I've been reading a lot since I made it home from my honeymoon, being that I ended up sick in bed with strep throat for 2 days, therefore I have a whole bunch of reviews to get up here in the next couple of days. For today, we have my 1st month's selection for the Non-Fiction 5 challenge, that being A Dad Shaped Hole in My Heart and the newest Newbery award winner, The Higher Power of Lucky. One was fantastic, the other not-so-great.
A Dad Shaped Hole in My Heart by H. Norman Wright, was the not-so-great selection. My father passed away when I was 9 years old, but I have never really read a "self-help" book about losing a father. I believe that I have grown up well, having only one parent, though I know that I have a few issues that probably stem from growing up "fatherless." Right after I became a Christian, I saw this book in the bookstore and the subtitle: "How God Wants to Heal the Wounds Left by Your Earthly Father" caught me and convinced me to buy the book. I was still learning how to look to God as my father and figured this would be a pretty good start (even though I'm just now getting around to actually reading it).
Though this book does not center on only individuals whose fathers have actually died, but instead on simply being "fatherless." Whether that is being one whose father has left the family, betrayed him or her, or just isn't there in presence or emotions, the book does cover all the angles.
Wright has created a book that focuses on how instead of being depressed or feeling distraught over being "fatherless,"we should instead pray to the Lord and he will resolve us of those feelings. A great sentiment that does indeed help, but often, God wants us to do more or He knows that we need more of a solution to this aspect of our lives. Those prayers to Him for resolve of depression or pain, often lead us to other actions, which can be excellent for our self worth and our wellbeing. I just feel that Wright was a bit too "preachy" and makes the reader feel as if the only solution is to pray and know that God is our true father and will always take care of us. This is very true, but we need to think beyond this box and have the Lord help us through our depression and our grief and our personal issues, rather than just know we are safe with Him. I'm not sure if any of this makes sense, but I'm trying to get my thoughts out there! This book gets a 4 out of 10 from moi.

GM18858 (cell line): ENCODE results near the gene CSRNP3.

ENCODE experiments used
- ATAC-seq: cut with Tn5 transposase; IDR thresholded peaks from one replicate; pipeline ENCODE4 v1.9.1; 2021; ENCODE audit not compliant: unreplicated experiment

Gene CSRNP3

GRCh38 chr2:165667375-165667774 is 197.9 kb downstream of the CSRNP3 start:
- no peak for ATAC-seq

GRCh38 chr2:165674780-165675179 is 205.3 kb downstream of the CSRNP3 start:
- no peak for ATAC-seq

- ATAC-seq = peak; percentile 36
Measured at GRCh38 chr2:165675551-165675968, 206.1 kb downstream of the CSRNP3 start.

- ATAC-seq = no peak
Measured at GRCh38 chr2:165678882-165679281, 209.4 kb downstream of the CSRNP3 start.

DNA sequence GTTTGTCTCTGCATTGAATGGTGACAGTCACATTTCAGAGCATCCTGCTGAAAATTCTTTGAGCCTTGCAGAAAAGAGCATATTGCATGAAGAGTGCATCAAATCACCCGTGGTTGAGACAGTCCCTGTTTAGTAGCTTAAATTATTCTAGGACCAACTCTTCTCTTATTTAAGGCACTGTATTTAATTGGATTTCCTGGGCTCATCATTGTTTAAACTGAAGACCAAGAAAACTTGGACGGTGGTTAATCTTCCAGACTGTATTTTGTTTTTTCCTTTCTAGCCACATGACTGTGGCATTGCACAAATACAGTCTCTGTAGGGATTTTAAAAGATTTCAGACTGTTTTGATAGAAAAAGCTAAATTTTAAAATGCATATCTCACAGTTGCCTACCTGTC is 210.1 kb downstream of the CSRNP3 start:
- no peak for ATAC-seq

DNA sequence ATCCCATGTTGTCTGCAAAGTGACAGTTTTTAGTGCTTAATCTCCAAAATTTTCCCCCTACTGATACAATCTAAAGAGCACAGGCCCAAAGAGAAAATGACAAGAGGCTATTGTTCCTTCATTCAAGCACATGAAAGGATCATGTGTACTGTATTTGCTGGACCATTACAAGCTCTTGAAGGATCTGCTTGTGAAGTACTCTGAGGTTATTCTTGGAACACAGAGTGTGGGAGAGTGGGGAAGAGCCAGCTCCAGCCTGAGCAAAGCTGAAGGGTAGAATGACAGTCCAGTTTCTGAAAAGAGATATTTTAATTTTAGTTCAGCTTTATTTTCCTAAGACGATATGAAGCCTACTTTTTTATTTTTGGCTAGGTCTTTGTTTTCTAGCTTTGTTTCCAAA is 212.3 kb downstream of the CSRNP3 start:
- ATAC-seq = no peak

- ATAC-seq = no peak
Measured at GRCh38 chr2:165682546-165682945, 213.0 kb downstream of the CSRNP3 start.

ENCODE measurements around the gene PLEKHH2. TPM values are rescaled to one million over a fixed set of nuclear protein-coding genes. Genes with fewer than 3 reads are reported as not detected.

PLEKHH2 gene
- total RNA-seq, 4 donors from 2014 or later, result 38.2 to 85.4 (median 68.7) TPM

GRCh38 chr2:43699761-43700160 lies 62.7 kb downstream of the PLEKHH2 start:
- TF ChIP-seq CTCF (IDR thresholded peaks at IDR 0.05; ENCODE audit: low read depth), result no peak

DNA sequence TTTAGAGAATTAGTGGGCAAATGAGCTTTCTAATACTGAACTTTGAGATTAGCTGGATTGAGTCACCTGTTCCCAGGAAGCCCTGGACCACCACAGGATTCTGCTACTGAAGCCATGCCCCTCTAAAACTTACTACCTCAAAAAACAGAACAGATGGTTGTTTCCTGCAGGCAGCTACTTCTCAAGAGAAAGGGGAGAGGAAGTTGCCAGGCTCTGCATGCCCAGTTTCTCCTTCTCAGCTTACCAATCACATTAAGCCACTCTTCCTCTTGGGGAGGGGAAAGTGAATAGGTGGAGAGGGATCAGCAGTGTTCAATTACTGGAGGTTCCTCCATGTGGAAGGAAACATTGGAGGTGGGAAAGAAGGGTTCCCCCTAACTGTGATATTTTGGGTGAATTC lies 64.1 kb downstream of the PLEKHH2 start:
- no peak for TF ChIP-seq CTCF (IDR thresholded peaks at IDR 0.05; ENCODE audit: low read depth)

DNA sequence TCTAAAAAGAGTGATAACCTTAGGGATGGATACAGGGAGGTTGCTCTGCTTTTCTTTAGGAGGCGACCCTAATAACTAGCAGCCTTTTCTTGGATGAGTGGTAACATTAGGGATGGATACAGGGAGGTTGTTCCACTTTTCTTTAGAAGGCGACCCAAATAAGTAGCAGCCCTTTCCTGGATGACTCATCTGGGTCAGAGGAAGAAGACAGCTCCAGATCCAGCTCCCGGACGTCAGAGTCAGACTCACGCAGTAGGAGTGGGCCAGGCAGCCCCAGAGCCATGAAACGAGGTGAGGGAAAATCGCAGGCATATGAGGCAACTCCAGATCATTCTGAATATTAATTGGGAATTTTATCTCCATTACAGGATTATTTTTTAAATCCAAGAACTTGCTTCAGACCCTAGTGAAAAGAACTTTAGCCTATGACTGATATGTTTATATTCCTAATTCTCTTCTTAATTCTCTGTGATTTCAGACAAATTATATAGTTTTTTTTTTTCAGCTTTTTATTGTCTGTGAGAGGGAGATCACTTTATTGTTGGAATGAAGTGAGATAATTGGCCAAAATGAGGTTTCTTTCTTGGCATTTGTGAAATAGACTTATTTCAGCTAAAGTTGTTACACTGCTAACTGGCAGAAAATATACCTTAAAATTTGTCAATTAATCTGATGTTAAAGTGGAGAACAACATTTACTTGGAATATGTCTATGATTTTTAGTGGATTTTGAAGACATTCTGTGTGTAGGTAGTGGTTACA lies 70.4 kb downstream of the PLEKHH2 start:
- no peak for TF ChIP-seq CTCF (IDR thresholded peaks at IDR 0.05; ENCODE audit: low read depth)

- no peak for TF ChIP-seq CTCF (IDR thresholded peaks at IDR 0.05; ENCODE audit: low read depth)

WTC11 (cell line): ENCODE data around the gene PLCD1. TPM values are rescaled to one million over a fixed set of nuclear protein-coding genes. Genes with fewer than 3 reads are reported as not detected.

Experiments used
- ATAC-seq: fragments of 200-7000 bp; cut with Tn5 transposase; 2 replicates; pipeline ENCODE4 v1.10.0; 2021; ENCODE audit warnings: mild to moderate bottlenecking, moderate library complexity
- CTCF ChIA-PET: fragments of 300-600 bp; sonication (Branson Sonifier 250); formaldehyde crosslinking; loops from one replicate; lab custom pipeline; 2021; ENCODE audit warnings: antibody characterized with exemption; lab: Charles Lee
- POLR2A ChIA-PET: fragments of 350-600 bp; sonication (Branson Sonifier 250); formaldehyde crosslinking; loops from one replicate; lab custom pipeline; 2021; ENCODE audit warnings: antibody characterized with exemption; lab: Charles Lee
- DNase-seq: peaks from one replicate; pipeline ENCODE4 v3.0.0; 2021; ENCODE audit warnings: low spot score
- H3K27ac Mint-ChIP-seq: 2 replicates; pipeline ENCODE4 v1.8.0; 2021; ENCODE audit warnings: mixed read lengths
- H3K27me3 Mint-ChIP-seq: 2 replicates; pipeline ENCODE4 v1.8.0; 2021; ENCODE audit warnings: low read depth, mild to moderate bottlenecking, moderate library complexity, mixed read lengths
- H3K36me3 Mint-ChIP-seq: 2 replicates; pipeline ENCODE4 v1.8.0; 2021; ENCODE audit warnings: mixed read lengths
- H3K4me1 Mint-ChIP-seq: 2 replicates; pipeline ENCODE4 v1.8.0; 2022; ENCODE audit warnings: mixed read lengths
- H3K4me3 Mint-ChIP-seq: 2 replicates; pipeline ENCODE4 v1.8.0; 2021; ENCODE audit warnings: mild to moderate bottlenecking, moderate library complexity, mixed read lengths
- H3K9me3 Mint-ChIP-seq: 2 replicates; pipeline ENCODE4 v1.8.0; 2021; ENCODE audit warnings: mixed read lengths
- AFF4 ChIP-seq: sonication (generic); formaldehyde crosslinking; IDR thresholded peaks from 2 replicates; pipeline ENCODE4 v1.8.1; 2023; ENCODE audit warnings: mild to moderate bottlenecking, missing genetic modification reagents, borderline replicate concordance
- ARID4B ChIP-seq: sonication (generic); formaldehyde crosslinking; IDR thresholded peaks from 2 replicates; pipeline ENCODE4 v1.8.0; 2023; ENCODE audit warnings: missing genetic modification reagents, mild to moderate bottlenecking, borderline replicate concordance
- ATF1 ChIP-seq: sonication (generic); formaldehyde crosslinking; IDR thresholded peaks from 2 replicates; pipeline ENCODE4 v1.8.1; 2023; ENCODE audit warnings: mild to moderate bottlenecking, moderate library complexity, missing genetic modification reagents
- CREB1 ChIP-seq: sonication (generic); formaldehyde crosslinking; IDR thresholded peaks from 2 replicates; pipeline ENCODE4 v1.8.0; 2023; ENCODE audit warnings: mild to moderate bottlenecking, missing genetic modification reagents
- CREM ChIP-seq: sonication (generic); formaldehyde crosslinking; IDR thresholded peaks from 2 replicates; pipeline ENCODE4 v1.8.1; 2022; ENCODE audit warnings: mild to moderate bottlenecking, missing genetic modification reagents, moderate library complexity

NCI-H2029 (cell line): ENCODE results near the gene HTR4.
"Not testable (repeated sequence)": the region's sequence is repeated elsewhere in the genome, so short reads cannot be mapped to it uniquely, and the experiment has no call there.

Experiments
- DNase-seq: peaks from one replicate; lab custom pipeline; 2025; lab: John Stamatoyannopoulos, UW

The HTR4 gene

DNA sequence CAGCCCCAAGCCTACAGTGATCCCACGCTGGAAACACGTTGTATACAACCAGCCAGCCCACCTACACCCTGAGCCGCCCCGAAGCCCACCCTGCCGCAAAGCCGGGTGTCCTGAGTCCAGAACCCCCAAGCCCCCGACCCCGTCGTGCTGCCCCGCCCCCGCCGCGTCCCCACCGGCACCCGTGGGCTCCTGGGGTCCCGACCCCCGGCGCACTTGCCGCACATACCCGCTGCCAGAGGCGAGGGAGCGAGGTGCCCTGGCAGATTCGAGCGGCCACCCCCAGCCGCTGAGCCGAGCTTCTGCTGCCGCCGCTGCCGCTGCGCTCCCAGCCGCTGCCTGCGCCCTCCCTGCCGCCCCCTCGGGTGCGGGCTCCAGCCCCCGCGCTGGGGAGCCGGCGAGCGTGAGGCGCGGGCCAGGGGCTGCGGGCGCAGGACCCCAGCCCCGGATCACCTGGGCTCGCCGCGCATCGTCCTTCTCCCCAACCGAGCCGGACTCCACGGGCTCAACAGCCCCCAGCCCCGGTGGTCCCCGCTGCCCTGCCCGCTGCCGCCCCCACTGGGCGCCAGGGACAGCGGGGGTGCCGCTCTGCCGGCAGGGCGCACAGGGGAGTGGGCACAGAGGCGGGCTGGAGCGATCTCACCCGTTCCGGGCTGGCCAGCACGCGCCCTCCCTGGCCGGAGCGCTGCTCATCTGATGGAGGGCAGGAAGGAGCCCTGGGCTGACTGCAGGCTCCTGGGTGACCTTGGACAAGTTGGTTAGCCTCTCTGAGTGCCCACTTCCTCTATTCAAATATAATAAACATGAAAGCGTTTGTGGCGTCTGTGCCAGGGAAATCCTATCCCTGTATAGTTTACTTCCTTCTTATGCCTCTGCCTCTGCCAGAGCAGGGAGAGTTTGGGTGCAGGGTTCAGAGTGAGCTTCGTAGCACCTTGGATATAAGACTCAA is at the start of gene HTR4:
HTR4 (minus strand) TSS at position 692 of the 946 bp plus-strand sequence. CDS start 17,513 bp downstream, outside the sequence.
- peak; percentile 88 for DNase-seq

Next, we have a simply delightful book, The Higher Power of Lucky, by Susan Patron, this years Newbery award winner. After all of the controversy surrounding this book and the author's use of the word "scrotum," I was a little wary as to what my feelings would be when I finished, however I was very pleasantly surprised and would really recommend this for all to read. I loved it!
Lucky is a young girl, somewhat lost in her life. Parentless for one reason or another, Lucky is cared for by her French guardian, a woman who desperately wants to return to Paris and resume her normal life. And Lucky is just plain desperate. She is on a constant search to find her "higher power" which she believes will make everything right in her life. When she finds out that Bridgette, her guardian, is indeed making plans to return to France, Lucky decides that running away is her only answer to staying out of orphanages and losing her dog.
I loved the plot of Patron's book, I loved the characters, and I loved the little anecdotes of wisdom that often accompany Lucky's thoughts. This is a must read for adults and children of all ages. 9 out of 10 from me! The one star deduction is mainly for the illustrations. I wasn't all that impressed with them, I thought they were a little "cartoonish" but hey, the story was great and that's what matters!
I'm almost done with my final selection for the Spring Reading Thing Challenge, that being The Prince of Tides, a reread for me. I'm also working my way through Sadie's Song by Linda Hall, which is turning out to be pretty good, despite my dislike of the first quarter of the book. Look for reviews soon. Have a great Memorial Day tomorrow!